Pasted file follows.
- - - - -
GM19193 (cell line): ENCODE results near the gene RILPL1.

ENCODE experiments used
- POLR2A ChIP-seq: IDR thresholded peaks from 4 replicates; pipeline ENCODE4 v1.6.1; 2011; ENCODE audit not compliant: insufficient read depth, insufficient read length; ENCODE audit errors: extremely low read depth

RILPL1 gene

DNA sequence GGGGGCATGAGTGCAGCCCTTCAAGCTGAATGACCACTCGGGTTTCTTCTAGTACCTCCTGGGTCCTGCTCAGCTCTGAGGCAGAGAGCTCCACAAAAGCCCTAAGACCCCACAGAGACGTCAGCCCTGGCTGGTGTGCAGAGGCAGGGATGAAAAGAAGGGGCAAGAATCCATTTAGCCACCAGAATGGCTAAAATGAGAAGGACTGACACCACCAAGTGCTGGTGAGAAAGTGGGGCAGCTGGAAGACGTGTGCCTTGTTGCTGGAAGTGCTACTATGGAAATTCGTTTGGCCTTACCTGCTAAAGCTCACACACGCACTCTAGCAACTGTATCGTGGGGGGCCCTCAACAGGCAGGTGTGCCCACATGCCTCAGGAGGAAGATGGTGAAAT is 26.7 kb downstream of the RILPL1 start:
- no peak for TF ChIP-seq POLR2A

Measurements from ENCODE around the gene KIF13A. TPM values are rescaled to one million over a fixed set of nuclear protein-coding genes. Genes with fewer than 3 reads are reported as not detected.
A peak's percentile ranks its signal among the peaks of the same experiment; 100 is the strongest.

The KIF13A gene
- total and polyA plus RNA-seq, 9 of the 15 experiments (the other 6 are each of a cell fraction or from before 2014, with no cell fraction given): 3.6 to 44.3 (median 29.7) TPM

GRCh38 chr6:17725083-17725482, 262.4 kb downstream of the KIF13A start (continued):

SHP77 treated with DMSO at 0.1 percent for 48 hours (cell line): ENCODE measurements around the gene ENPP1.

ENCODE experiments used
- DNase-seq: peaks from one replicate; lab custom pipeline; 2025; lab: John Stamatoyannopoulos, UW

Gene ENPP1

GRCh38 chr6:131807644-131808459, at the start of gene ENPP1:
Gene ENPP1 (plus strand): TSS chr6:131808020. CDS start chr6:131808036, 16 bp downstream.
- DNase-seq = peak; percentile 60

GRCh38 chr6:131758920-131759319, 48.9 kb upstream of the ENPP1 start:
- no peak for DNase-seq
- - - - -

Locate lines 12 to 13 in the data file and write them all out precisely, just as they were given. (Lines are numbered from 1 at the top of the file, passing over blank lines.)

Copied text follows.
SHP77 treated with DMSO at 0.1 percent for 48 hours (cell line): ENCODE measurements around the gene ENPP1.

ENCODE experiments used